The host file is an important file that resides in operating systems that have a networking capability. The host file is a simple text file - sometimes referred to as a plain or "vanilla" text file - that contains, as the name would suggest, the name of hosts found on a computer network. The name of a host, or hostname, is a word given to identify a device or computer that is connected to a computer network. Because computer networks assign a numerical address (such as an IP number) to identify a device, a hostname is created for the numerical address: so as to make the hostname more memorable.
So to conclude, the host file is a plain text file which is used by hosts that connect to the Internet to locate the address of networks connected to the Internet. The host file plays an important role in translating hostnames into IP addresses, and to resolve naming errors. The host file is susceptible to security issues: if a computer system is accessed, the host file can be changed, and redirect the computer system to bogus websites etc.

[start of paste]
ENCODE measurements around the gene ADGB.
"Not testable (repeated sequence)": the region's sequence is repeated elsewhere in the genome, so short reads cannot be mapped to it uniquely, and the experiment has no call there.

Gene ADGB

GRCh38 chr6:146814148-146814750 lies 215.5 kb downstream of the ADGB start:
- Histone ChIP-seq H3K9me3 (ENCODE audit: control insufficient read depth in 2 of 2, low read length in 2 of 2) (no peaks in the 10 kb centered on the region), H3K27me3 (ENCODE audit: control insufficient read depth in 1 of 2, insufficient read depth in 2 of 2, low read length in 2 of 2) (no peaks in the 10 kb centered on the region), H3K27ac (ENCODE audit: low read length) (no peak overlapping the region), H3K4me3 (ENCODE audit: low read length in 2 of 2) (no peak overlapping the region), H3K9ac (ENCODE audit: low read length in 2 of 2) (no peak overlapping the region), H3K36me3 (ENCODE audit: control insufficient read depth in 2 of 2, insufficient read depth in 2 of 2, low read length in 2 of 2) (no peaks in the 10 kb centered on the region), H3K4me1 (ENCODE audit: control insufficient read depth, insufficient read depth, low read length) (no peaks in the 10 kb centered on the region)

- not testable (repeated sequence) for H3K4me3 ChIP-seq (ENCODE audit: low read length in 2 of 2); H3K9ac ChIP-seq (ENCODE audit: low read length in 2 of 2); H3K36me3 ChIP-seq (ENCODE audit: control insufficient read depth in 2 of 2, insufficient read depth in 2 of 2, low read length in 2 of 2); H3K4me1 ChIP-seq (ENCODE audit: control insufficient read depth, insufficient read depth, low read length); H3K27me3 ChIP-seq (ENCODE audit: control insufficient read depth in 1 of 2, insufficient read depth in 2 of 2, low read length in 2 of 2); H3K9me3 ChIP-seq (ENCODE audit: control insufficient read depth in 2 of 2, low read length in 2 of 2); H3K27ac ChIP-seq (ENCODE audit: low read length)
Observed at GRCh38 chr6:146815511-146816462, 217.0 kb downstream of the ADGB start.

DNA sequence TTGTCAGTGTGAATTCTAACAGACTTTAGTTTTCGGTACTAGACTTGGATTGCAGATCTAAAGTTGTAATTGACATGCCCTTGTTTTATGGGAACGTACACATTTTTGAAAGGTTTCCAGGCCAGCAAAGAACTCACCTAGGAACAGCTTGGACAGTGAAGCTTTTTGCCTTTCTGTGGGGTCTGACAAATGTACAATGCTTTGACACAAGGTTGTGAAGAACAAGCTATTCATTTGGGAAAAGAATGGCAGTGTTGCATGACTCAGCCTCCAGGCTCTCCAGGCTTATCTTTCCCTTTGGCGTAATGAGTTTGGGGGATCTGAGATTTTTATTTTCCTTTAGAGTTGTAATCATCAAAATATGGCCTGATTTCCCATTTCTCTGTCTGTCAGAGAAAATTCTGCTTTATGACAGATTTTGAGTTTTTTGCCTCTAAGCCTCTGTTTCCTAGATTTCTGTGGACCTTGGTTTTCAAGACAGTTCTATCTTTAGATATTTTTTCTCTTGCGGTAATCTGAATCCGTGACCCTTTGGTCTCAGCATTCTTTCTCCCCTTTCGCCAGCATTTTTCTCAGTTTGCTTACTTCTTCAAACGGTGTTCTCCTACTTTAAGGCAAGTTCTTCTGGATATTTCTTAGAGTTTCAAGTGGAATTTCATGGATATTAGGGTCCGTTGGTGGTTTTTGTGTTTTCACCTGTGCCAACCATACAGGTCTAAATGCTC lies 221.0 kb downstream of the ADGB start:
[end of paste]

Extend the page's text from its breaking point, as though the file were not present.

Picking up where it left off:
The history of the host file dates back to the creation of wide area computer networks. ARPANET was one of the first wide area networks, and the first wide area network to use packet switching in North America. ARPANET was the first computer network to use a host file, and the host file included all the addresses of the nodes which were members of the ARPANET network. The host file was downloaded from a single location, the Network Information Center (NIC) located at SRI International (Stanford University, located in Menlo Park, California). Named HOSTS.TXT, the file was downloaded from SRI, and it was then stored on the operating system of the ARPANET node. Eventually, in 1984, the Domain Name System (DNS) would replace how hostname's were assigned.
Therefore, the architecture used by the ARPANET would eventually be used on the Internet. Computers that connect to the Internet still use a host file; different operating systems store the host file in a different directory and implement it in a different way. In October 1985, there was an attempt to create a standard for the host file: Request for Comment document 952 was titled "DOD INTERNET HOST TABLE SPECIFICATION". It included the location where nodes could download the host file from: SRI-NIC.ARPA (220.127.116.11 or 10.0.0.51 (SRI International) and the syntax by which a host file should be wrote.